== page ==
Mental health: Preventing cognitive decline through activity
Thursday 10th May - 15:25-16:05
“Exercise has a proven role in preventing cognitive decline – it can keep our brain’s cognitive abilities alive as we age, and research even suggests it can cut the incidence of Alzheimer's disease in half. Indeed, exercise has been shown to push back cognitive decline by as much as 10–15 years.”
These are the words of Harvard professor Dr John Ratey, author of the 2008 book SPARK, which provided a compelling overview of the wide-reaching impact of exercise on the brain.This session will explore the latest evidence around age-related decline in brain function, looking at how and where physical activity can help. Our panel of experts will offer recommendations on optimal types and duration of physical activity to reduce the risk of cognitive decline. The session will also explore ways to support an ageing population through the creation of dementia-friendly facilities and services.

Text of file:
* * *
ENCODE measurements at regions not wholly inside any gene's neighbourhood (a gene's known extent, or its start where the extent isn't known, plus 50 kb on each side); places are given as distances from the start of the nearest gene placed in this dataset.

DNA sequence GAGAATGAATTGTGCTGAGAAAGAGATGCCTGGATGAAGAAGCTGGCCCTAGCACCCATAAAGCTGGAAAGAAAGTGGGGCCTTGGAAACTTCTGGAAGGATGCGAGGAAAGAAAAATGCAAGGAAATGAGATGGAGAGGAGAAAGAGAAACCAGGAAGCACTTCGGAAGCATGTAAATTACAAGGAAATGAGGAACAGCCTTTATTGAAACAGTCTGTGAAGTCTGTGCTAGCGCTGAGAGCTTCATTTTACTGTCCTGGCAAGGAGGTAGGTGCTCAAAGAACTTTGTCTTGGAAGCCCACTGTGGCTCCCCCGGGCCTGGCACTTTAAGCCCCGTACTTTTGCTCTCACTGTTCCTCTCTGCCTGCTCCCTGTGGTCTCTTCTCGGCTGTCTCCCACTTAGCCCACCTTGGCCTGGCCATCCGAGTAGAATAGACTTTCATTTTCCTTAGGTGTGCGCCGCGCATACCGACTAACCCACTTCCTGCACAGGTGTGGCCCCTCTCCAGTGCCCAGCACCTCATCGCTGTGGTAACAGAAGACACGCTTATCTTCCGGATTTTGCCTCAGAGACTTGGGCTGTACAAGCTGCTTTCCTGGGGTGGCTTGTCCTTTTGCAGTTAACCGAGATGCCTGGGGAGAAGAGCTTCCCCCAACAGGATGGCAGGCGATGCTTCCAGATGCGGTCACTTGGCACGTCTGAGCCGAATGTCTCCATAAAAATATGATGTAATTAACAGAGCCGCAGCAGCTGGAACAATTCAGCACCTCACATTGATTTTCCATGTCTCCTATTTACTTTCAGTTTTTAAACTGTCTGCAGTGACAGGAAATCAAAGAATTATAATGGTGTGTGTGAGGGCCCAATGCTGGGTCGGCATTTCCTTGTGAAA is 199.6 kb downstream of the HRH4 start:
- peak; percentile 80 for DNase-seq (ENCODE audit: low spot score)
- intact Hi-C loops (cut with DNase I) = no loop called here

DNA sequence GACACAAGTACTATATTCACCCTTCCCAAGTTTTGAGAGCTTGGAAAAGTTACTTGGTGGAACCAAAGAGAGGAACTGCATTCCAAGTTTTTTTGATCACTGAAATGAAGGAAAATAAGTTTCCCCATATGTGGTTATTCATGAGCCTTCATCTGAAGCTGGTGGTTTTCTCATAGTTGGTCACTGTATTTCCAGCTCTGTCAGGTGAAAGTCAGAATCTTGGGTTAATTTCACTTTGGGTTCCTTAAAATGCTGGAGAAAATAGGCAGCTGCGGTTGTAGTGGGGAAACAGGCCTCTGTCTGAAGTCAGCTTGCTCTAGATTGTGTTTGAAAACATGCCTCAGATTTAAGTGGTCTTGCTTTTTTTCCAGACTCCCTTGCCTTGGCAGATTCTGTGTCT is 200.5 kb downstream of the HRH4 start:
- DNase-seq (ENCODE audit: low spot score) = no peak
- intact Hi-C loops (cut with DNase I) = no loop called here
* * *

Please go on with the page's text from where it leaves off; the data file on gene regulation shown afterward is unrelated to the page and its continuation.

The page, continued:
Professor Marcus Richards, Programme Leader, MRC Unit for Lifelong Health and Ageing at University College London
Professor Marcus Richards is a Programme Leader at the MRC Unit for Lifelong Health and Ageing at UCL, and a Professor of Psychology in Epidemiology at the Faculty of Population Health Sciences, University College London. Marcus read Experimental Psychology at Oxford University, and obtained a PhD at London University in the physiology of human learning. He has held appointments at Columbia University in New York and King’s College London Institute of Psychiatry to conduct research into neurodegenerative diseases of ageing, and was one of the first recipients of an Alzheimer's Society Research Fellowship. He joined the MRC National Survey of Health and Development team in 1996, where his work is primarily focused on developing a life course approach to mental ageing and its integration with physical health and function.